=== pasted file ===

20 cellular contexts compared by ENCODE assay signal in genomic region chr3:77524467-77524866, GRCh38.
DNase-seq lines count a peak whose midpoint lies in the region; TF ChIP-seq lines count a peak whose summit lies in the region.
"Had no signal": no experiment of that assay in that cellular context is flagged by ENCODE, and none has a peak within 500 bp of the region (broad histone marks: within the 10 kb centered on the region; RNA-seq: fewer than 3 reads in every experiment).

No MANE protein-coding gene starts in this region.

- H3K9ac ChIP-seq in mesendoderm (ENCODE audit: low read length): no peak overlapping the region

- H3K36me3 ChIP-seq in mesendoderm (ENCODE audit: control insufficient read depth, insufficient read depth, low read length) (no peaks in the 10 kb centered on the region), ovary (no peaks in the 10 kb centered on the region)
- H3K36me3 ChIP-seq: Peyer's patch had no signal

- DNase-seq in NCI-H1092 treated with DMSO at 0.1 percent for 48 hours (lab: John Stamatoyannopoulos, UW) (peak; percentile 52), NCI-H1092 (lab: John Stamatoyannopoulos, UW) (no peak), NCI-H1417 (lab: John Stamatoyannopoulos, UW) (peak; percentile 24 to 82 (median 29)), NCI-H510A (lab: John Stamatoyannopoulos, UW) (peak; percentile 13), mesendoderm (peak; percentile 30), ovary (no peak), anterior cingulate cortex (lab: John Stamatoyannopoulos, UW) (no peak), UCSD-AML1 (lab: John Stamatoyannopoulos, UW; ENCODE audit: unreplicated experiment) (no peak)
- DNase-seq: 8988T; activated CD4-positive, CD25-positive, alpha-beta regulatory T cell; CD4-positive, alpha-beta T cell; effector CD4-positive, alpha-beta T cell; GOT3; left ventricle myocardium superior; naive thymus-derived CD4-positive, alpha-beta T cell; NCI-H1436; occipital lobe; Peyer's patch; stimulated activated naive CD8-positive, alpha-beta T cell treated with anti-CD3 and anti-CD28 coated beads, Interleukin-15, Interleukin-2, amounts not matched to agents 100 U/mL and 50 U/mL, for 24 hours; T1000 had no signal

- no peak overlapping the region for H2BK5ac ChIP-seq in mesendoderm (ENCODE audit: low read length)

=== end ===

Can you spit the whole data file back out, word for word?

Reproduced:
20 cellular contexts compared by ENCODE assay signal in genomic region chr3:77524467-77524866, GRCh38.
DNase-seq lines count a peak whose midpoint lies in the region; TF ChIP-seq lines count a peak whose summit lies in the region.
"Had no signal": no experiment of that assay in that cellular context is flagged by ENCODE, and none has a peak within 500 bp of the region (broad histone marks: within the 10 kb centered on the region; RNA-seq: fewer than 3 reads in every experiment).

No MANE protein-coding gene starts in this region.

- H3K9ac ChIP-seq in mesendoderm (ENCODE audit: low read length): no peak overlapping the region

- H3K36me3 ChIP-seq in mesendoderm (ENCODE audit: control insufficient read depth, insufficient read depth, low read length) (no peaks in the 10 kb centered on the region), ovary (no peaks in the 10 kb centered on the region)
- H3K36me3 ChIP-seq: Peyer's patch had no signal

- DNase-seq in NCI-H1092 treated with DMSO at 0.1 percent for 48 hours (lab: John Stamatoyannopoulos, UW) (peak; percentile 52), NCI-H1092 (lab: John Stamatoyannopoulos, UW) (no peak), NCI-H1417 (lab: John Stamatoyannopoulos, UW) (peak; percentile 24 to 82 (median 29)), NCI-H510A (lab: John Stamatoyannopoulos, UW) (peak; percentile 13), mesendoderm (peak; percentile 30), ovary (no peak), anterior cingulate cortex (lab: John Stamatoyannopoulos, UW) (no peak), UCSD-AML1 (lab: John Stamatoyannopoulos, UW; ENCODE audit: unreplicated experiment) (no peak)
- DNase-seq: 8988T; activated CD4-positive, CD25-positive, alpha-beta regulatory T cell; CD4-positive, alpha-beta T cell; effector CD4-positive, alpha-beta T cell; GOT3; left ventricle myocardium superior; naive thymus-derived CD4-positive, alpha-beta T cell; NCI-H1436; occipital lobe; Peyer's patch; stimulated activated naive CD8-positive, alpha-beta T cell treated with anti-CD3 and anti-CD28 coated beads, Interleukin-15, Interleukin-2, amounts not matched to agents 100 U/mL and 50 U/mL, for 24 hours; T1000 had no signal

- no peak overlapping the region for H2BK5ac ChIP-seq in mesendoderm (ENCODE audit: low read length)